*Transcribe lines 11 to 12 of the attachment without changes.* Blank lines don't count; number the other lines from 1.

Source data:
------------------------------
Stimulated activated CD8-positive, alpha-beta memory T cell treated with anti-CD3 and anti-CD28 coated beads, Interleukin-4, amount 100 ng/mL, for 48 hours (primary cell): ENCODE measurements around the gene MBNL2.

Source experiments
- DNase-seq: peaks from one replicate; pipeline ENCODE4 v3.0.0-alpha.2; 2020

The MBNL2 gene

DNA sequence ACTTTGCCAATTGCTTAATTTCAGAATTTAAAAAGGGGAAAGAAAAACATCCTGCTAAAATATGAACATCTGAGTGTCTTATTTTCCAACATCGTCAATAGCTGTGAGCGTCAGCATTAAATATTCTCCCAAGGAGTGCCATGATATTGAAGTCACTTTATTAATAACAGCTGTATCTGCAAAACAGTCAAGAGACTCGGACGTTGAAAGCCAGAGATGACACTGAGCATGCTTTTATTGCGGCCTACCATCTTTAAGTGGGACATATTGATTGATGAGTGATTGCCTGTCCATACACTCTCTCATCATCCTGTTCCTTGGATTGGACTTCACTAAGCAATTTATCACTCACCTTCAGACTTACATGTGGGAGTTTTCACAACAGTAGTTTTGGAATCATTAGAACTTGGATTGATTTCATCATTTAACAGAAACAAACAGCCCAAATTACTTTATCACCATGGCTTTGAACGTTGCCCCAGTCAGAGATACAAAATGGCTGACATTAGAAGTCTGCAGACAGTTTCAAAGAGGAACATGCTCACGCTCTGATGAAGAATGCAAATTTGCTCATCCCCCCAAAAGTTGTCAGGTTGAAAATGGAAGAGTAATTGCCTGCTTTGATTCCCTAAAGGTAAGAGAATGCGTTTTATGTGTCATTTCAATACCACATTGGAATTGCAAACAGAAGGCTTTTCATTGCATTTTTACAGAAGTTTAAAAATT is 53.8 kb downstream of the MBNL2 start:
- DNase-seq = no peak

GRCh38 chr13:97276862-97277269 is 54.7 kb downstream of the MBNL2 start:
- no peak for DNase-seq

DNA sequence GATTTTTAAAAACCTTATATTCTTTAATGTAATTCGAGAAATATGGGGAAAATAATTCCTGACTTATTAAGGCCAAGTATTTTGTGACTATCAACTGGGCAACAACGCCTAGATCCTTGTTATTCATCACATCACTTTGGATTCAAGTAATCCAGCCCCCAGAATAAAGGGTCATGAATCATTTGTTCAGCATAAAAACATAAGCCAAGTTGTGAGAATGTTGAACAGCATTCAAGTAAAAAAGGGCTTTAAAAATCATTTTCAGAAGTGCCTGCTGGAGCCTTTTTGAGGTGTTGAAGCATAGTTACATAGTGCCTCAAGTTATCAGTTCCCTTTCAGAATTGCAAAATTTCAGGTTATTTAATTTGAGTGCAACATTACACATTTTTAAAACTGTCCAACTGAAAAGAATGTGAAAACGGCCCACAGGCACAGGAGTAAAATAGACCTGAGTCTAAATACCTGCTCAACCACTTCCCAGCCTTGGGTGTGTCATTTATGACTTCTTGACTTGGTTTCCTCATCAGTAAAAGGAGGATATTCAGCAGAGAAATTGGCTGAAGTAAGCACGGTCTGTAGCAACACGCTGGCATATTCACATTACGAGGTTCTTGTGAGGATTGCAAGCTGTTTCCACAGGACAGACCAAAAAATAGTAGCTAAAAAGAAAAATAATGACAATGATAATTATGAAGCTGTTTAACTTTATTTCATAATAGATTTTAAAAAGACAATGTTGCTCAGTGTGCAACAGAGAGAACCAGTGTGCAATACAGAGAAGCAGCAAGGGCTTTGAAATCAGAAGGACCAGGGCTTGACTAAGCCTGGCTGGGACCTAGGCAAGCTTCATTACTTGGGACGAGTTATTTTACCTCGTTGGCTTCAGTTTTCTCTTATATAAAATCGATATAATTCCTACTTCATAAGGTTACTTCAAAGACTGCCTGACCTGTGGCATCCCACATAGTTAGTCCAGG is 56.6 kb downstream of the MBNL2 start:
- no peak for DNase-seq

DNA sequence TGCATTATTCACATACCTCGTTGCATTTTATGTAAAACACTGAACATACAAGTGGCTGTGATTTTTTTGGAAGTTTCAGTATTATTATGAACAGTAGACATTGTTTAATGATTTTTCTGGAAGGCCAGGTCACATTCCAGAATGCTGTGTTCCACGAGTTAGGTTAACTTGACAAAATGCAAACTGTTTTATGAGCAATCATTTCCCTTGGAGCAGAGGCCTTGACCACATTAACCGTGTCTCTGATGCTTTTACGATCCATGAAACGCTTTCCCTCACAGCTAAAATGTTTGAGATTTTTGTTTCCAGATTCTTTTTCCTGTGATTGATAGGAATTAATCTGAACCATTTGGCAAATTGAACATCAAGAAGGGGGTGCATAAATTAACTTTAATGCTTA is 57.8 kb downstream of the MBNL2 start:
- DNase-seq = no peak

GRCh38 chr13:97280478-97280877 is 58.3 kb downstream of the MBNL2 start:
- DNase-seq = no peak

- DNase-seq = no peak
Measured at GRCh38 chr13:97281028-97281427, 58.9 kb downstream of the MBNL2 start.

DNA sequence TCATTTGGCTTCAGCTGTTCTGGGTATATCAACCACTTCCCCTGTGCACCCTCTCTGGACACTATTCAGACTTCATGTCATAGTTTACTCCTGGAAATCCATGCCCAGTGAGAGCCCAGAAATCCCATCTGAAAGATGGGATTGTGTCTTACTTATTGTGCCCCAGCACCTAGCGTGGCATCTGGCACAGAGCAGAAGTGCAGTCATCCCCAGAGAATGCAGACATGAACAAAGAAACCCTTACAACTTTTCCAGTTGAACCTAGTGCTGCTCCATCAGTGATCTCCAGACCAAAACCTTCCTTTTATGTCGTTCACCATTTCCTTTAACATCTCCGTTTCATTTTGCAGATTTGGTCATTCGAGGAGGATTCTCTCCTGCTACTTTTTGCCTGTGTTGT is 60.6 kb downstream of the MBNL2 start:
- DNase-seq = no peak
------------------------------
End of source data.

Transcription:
DNA sequence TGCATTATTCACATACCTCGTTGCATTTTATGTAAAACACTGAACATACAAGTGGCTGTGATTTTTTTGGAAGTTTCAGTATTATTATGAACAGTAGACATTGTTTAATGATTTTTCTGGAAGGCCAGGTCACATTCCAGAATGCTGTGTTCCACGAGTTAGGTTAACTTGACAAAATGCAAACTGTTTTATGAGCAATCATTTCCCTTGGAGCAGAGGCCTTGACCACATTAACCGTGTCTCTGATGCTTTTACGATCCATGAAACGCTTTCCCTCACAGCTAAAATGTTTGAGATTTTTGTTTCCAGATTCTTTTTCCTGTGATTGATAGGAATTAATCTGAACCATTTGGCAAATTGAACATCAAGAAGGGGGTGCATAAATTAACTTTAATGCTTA is 57.8 kb downstream of the MBNL2 start:
- DNase-seq = no peak